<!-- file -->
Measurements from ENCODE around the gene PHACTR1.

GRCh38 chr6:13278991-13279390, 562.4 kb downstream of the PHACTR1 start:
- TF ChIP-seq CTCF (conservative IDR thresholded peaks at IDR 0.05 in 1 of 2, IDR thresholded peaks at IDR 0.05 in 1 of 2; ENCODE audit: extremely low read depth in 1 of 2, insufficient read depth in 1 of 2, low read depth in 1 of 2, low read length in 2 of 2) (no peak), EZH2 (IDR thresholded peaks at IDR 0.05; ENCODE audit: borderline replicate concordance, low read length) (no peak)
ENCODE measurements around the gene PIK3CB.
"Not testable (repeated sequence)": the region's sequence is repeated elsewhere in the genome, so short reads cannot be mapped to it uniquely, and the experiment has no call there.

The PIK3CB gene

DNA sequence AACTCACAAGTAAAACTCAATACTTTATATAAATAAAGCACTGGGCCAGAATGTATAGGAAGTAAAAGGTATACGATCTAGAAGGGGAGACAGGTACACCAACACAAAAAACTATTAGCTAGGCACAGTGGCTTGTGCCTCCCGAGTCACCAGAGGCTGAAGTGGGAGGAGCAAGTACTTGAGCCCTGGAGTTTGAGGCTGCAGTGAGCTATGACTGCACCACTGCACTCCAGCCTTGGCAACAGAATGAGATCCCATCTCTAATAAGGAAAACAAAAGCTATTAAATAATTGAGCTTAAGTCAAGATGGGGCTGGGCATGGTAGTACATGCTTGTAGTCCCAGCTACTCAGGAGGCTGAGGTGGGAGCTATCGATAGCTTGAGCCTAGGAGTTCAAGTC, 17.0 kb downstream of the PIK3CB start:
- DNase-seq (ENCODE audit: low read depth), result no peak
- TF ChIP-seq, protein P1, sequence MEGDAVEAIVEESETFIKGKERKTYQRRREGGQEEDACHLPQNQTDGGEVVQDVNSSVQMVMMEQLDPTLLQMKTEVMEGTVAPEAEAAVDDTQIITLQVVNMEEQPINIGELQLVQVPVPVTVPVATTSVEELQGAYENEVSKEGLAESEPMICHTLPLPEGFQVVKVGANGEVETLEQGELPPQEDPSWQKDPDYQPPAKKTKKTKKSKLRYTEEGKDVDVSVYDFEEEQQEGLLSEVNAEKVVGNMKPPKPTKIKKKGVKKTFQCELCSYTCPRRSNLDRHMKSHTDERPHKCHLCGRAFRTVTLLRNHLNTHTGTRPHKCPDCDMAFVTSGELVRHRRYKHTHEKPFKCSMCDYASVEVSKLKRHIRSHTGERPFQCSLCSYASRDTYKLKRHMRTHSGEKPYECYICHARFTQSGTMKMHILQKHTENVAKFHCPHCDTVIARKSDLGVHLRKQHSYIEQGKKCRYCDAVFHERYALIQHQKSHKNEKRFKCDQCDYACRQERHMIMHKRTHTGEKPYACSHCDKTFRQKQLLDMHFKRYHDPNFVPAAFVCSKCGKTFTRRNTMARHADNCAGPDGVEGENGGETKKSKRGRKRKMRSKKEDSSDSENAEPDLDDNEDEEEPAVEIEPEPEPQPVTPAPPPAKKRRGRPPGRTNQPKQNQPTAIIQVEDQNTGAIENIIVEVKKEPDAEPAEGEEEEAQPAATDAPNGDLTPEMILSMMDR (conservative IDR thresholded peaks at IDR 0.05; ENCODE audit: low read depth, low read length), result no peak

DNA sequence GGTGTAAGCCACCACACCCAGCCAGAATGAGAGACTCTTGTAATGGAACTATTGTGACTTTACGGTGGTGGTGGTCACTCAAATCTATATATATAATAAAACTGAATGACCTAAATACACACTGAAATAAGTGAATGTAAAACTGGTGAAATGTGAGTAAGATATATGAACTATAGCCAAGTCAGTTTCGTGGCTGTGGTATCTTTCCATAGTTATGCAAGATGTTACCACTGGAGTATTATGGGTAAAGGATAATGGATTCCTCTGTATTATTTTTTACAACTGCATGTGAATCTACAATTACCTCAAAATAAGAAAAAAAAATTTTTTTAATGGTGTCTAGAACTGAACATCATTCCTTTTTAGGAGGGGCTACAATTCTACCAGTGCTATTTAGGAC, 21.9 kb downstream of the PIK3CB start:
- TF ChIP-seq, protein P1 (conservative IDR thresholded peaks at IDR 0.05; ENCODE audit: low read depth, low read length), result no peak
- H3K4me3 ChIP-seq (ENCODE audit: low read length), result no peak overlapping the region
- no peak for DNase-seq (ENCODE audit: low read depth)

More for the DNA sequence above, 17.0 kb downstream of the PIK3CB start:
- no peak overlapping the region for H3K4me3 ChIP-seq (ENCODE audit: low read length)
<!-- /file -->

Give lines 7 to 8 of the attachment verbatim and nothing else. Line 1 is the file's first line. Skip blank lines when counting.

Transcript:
DNA sequence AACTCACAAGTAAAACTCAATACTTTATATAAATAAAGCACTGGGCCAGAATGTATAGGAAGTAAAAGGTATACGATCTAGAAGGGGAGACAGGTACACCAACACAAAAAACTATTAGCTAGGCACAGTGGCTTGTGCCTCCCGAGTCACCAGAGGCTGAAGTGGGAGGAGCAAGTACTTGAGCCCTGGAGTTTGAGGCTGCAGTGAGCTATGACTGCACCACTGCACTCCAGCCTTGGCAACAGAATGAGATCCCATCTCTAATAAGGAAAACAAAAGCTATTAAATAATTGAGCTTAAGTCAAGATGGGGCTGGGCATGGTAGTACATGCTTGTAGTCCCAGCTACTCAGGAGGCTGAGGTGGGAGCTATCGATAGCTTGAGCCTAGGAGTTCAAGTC, 17.0 kb downstream of the PIK3CB start:
- DNase-seq (ENCODE audit: low read depth), result no peak